What the Law Can’t Do
The purpose of the law is not to make people good, but to define what is wrong. Without law, nothing is “wrong” no matter how much it offends your sensibilities or deprives you of life or property.
Law does not make bad people good. Law does not change who people are, nor does it, by itself, change behavior. Law is not the solution — it merely defines the problem.
When Adam Lanza mowed down a couple dozen children and teachers in an elementary school, he was violating dozens of laws. If there had been ten more laws related to the type or source of the weapons and ammunition he used, or if the person from whom he stole the weapons had been forced to go through a more thorough background check, the same children would still be dead.
The existing laws didn’t heal Adam Lanza’s sickness, nor will more laws heal other people like him. The existing laws didn’t stop him from doing what he did. Laws don’t make people into better people.
Laws come into play after the fact. Laws don’t stop crazy people from doing crazy things. Laws don’t stop bullets in flight. Laws don’t cauterize wounds. Laws just tell us what happened after it is over. After the bodies are counted, laws tell us that what happened was illegal. If the perpetrators are still standing, we can punish them according to our laws. If not, then, well, we can’t.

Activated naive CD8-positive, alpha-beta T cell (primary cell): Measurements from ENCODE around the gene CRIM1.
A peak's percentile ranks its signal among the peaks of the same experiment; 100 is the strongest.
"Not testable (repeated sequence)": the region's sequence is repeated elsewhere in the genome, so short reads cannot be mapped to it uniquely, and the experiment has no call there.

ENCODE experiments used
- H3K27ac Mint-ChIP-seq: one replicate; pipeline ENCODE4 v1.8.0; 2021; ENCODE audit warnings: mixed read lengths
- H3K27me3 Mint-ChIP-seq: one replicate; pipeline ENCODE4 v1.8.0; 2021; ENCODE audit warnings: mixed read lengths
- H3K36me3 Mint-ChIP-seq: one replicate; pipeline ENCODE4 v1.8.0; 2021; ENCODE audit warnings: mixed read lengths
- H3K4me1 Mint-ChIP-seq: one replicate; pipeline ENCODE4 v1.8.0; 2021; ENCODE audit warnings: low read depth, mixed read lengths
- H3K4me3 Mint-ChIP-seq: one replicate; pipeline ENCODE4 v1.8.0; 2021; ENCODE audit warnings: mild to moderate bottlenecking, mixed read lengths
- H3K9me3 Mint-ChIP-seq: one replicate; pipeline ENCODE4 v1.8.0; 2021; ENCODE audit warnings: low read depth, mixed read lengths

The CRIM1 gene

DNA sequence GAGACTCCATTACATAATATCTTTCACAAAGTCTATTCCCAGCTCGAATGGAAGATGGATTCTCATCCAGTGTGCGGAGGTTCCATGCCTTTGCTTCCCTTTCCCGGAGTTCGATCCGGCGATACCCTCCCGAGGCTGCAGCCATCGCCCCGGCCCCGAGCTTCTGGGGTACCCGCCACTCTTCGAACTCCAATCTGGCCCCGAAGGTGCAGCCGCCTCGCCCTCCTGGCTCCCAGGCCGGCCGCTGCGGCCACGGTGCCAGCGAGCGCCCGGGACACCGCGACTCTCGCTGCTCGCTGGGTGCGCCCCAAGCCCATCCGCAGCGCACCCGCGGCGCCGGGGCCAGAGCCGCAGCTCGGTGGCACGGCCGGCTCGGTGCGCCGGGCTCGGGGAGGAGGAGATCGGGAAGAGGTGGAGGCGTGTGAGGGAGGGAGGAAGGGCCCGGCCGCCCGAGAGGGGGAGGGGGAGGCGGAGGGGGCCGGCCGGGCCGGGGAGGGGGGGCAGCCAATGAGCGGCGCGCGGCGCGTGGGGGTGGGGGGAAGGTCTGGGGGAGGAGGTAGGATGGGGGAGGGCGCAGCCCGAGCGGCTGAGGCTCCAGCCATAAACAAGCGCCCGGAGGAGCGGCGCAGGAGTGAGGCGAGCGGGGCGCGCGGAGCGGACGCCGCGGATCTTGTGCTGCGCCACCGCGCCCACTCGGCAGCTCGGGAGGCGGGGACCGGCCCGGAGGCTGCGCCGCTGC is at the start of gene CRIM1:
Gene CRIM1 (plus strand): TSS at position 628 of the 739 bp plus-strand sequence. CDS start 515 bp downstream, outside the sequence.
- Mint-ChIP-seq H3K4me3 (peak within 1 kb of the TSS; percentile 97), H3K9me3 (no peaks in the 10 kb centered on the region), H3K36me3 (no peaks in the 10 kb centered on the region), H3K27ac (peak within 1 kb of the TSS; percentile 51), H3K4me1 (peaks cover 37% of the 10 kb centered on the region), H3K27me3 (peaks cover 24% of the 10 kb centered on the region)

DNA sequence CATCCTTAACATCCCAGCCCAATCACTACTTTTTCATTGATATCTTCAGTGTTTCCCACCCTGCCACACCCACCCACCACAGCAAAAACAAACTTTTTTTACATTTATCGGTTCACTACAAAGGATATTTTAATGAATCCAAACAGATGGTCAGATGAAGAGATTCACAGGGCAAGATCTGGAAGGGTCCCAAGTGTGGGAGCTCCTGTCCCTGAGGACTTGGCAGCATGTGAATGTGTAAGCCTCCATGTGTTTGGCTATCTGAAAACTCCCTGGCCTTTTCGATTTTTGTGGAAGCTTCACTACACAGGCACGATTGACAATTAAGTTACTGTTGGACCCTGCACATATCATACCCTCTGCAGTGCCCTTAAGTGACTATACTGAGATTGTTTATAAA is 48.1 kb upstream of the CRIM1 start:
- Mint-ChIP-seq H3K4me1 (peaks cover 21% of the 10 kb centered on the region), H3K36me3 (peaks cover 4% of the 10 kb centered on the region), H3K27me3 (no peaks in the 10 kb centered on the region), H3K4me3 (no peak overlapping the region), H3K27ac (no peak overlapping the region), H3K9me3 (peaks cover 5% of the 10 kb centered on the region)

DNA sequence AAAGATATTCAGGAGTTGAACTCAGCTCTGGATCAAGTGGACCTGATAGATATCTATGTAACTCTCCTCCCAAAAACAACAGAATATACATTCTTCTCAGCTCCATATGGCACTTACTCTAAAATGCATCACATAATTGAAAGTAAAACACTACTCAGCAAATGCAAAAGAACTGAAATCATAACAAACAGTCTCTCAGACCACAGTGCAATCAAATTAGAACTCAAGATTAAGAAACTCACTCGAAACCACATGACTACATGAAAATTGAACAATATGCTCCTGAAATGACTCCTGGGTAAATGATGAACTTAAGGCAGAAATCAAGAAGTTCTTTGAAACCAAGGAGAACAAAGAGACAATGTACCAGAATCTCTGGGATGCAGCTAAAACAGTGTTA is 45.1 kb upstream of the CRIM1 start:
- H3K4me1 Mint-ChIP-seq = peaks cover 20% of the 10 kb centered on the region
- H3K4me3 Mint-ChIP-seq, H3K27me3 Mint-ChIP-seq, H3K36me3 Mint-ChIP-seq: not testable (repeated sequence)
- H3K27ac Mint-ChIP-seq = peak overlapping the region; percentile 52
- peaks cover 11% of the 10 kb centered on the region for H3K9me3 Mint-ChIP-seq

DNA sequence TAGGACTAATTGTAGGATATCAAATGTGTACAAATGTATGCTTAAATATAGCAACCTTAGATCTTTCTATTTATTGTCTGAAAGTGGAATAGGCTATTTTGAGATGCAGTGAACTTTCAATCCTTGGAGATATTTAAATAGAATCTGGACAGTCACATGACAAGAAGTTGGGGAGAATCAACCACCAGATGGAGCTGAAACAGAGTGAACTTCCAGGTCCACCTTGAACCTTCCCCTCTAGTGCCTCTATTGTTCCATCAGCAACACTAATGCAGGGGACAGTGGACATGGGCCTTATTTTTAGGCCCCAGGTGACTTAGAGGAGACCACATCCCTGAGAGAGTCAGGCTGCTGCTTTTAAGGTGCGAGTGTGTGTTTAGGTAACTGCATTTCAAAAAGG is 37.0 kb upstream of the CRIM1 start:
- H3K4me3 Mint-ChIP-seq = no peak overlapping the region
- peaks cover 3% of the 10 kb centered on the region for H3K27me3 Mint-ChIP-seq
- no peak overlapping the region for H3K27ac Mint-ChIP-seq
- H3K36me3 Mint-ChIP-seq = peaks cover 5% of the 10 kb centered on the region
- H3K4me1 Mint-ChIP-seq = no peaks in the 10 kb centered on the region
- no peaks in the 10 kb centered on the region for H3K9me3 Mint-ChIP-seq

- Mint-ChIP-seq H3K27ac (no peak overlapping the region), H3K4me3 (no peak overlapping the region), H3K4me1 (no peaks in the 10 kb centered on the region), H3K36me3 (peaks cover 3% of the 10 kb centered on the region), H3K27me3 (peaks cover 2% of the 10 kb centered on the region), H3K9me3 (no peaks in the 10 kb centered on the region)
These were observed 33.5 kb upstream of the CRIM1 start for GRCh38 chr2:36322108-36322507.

We don’t need more law in the wake of Sandy Hook. We already have laws that define everything Adam Lanza did as wrong. We need to move on to defining the actual cause of this event, and recognizing that we may not be able to avoid such events in the future even if we accurately determine what caused them. We certainly can’t fix them with more law. And since Lanza and people like him plan to kill themselves in the process, we can’t fix them with more punishment. They call it “tragic” for a reason. We can’t bring back the dead, nor can we prevent it from happening again. We certainly can’t fix it by applying more of what we already have — laws.